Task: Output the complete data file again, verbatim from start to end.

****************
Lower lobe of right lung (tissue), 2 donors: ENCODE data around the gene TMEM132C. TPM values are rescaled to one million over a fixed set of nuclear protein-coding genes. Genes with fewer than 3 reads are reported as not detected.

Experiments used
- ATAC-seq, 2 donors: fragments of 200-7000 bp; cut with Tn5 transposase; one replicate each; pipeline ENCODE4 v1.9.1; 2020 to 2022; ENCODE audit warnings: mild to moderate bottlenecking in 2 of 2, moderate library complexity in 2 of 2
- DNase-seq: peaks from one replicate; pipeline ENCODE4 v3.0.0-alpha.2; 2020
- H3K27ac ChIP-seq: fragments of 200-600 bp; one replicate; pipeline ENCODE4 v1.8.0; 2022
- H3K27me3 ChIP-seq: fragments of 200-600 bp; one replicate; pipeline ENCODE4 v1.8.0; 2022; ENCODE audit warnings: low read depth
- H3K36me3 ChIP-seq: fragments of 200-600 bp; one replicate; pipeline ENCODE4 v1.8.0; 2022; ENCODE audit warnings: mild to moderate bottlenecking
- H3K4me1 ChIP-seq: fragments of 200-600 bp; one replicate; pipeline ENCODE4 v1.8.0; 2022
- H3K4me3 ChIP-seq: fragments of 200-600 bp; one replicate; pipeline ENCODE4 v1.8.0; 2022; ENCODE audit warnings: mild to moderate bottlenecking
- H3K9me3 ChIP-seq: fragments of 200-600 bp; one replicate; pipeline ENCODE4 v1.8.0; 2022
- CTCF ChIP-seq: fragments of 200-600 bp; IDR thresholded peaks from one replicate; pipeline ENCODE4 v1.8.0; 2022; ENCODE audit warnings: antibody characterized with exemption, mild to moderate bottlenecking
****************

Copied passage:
Lower lobe of right lung (tissue), 2 donors: ENCODE data around the gene TMEM132C. TPM values are rescaled to one million over a fixed set of nuclear protein-coding genes. Genes with fewer than 3 reads are reported as not detected.

Experiments used
- ATAC-seq, 2 donors: fragments of 200-7000 bp; cut with Tn5 transposase; one replicate each; pipeline ENCODE4 v1.9.1; 2020 to 2022; ENCODE audit warnings: mild to moderate bottlenecking in 2 of 2, moderate library complexity in 2 of 2
- DNase-seq: peaks from one replicate; pipeline ENCODE4 v3.0.0-alpha.2; 2020
- H3K27ac ChIP-seq: fragments of 200-600 bp; one replicate; pipeline ENCODE4 v1.8.0; 2022
- H3K27me3 ChIP-seq: fragments of 200-600 bp; one replicate; pipeline ENCODE4 v1.8.0; 2022; ENCODE audit warnings: low read depth
- H3K36me3 ChIP-seq: fragments of 200-600 bp; one replicate; pipeline ENCODE4 v1.8.0; 2022; ENCODE audit warnings: mild to moderate bottlenecking
- H3K4me1 ChIP-seq: fragments of 200-600 bp; one replicate; pipeline ENCODE4 v1.8.0; 2022
- H3K4me3 ChIP-seq: fragments of 200-600 bp; one replicate; pipeline ENCODE4 v1.8.0; 2022; ENCODE audit warnings: mild to moderate bottlenecking
- H3K9me3 ChIP-seq: fragments of 200-600 bp; one replicate; pipeline ENCODE4 v1.8.0; 2022
- CTCF ChIP-seq: fragments of 200-600 bp; IDR thresholded peaks from one replicate; pipeline ENCODE4 v1.8.0; 2022; ENCODE audit warnings: antibody characterized with exemption, mild to moderate bottlenecking